Josef Anton Bruckner was a composer, music theorist and organist born in the village of Ansfelden in Austria on the 4th September 1824. The house where he was born has been turned into the Anton Bruckner Museum. He was the eldest of eleven children! Bruckner was interested in music from an early age, with his father being his first music teacher. As a young child, Bruckner learned to play the organ. His enthusiasm for the instrument often led him to practise for 12 hours a day to ensure he improved.
He started school age six and was very studious. In 1833, he received his confirmation and shortly afterwards, began a different school in Hörsching. Johann Baptist Weiß, his schoolmaster, was a respected organist and with a passion for music, inspired a young Bruckner. He finished school and kept up his skills as an organist. It was around 1835 that he wrote Pange Lingua, his very first composition.
When Josef Anton Bruckner was only 13, his father died and he was sent to become a choirboy in a monastery in Sankt Florian. Here he undertook violin lessons as well as continuing playing the organ, sometimes playing it for church services. Although Bruckner had excellent musical abilities, in 1841, his mother sent him to Linz to a teaching seminar, where he achieved an excellent grade. A post as a teaching assistant in a school in Windhaag followed, where he stayed between the ages of 17 and 19.
A move to another teacher’s assistant position in Kronstorf an der Enns followed and he finally got to have more of a role in musical activities. Here, he became a more prolific composer and developed his “Bruckner style.” In 1845, he went back to Sankt Florian, where he stayed for ten years, working as an organist and teacher. In May that year, he passed an exam, which meant he could be appointed as an assistant teacher. He continued taking courses and passing exams, which allowed him to teach in higher places of education.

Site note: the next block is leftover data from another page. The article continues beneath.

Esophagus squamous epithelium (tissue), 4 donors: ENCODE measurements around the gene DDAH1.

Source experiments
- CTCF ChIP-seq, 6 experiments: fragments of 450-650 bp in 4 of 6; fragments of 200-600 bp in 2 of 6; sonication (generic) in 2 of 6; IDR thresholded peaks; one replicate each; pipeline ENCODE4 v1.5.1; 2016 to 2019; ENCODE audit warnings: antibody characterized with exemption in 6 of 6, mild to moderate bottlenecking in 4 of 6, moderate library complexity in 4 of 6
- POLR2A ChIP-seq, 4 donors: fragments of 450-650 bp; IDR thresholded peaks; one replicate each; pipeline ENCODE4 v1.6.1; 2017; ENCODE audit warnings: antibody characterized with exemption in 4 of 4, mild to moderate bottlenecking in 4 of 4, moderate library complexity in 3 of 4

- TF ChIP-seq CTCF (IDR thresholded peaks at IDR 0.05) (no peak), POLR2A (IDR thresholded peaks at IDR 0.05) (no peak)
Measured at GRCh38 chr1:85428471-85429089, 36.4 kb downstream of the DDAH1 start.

1848 saw Josef Anton Bruckner appointed a Sankt Florian’s organist. Bruckner always inspired to have Simon Sechter as his music tutor. Sechter was a famous Viennese music theorist. In 1855, his dream was realised when he showed his composition Missa Solemnis and was accepted. Bruckner was heavily influenced by Sechter.
Mostly self-taught, it was only in 1861, when he was 37, that Bruckner really started serious composing and he continued his studies until he was 40 years old, although he did not really receive recognition until the premier of Seventh Symphony in 1884 when he was over 60 years old. It was in 1861 that his composing and conducting concert debut was made with his Ave Maria.
From 1868, Josef Anton Bruckner concentrated his time on writing symphonies, although they were not well received at the time. A year later, he wrote the sacred motet Locus Iste. This was skilfully arranged for brass quartet by Mike Lyons. Bruckner then went on to teach at Vienna University in 1875.
A prolific composer, Bruckner not only wrote symphonies, but sacred choral pieces, chamber works, masses, motets and for string quintets. He was famous in his day for being an impressive organist, bedazzling audiences in the UK and also France, giving many recitals.
July 1886 saw Josef Anton Bruckner receive the award of the Order of Franz Joseph from the Emperor. A few years later, at the age of 68, he retired from teaching at the University of Vienna and he was awarded an honorary doctorate of philosophy in 1891. He completed his final choral-orchestral works in 1892 entitled Psalm 150 and then a further one in 1893 entitled Helgoland. He began another composition, Symphony No.9 in D Major. He managed to finish three movements, but died before he could finish the finale.
Bruckner never married or had children and sadly died at 72 years of age in Vienna on the 11th October 1896. As a tribute, he is buried underneath his favourite organ in Sankt Florian in the crypt in the monastery church. His legacy has lived on. In 1932, a higher education facility near his native Ansfelden was named after him. Also, in tribute to him, is the naming of an orchestra; The Bruckner Orchestra Linz.
Josef Anton Bruckner will be remembered as a simple man, but one who showed humility in front of other musicians. He spent many hours reworking his own compositions as he was often unhappy with them. However, he will be always known for being one of the greatest symphony writers in history.